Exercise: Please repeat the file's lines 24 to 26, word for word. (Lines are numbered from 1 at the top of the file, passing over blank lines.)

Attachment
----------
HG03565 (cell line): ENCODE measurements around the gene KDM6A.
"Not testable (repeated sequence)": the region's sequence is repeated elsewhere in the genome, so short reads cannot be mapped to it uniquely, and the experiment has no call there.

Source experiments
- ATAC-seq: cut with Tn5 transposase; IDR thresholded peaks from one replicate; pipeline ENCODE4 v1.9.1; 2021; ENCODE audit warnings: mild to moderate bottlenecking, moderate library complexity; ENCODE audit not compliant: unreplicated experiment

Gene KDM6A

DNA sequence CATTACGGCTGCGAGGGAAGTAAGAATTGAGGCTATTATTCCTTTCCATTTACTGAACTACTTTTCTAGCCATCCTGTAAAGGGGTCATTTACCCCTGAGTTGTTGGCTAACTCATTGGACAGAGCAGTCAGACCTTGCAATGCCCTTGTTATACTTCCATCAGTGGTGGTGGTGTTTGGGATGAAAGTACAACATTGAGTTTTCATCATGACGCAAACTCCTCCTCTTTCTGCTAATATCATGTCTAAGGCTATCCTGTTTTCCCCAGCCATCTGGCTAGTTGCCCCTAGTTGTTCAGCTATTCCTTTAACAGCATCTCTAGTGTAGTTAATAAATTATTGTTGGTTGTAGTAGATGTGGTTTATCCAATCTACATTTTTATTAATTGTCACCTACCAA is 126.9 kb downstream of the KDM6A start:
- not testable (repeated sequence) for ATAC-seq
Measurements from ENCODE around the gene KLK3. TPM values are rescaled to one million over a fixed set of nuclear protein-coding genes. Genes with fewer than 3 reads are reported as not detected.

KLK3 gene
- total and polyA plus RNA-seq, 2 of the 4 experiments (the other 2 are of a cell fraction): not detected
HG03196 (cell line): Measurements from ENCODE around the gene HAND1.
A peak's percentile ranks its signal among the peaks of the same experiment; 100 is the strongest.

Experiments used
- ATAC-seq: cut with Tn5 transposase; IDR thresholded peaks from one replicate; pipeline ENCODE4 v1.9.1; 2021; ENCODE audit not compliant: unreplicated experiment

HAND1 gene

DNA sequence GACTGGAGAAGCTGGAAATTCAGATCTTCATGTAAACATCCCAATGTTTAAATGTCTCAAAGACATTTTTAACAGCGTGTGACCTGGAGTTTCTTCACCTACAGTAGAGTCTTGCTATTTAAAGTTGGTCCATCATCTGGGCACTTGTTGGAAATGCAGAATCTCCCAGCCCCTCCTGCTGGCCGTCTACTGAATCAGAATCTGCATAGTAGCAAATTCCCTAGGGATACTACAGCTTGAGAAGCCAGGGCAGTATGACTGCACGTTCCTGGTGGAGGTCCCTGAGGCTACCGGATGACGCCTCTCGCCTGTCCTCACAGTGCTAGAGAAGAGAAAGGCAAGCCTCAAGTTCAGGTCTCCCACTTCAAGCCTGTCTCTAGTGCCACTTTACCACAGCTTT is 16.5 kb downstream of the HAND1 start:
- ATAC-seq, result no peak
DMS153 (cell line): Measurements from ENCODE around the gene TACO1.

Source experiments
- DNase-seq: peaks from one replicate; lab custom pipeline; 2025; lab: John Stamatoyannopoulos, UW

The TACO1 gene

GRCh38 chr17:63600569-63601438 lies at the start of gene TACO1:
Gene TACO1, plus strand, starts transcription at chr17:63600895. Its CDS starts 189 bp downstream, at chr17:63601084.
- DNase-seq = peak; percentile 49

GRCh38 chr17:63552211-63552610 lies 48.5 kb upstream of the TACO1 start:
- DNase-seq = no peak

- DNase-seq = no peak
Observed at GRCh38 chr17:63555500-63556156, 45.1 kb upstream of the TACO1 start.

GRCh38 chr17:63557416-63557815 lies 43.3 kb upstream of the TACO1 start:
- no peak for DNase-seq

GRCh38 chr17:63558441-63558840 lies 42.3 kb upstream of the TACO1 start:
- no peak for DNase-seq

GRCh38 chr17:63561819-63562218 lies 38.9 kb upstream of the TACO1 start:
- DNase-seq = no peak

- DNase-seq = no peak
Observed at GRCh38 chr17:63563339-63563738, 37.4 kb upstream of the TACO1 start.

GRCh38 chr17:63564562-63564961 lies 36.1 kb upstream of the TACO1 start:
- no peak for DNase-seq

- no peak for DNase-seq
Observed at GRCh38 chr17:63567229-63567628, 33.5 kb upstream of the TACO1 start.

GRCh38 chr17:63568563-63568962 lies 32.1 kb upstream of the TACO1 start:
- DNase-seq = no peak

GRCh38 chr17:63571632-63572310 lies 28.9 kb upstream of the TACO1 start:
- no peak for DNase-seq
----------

- DNase-seq = peak; percentile 49

GRCh38 chr17:63552211-63552610 lies 48.5 kb upstream of the TACO1 start:
- DNase-seq = no peak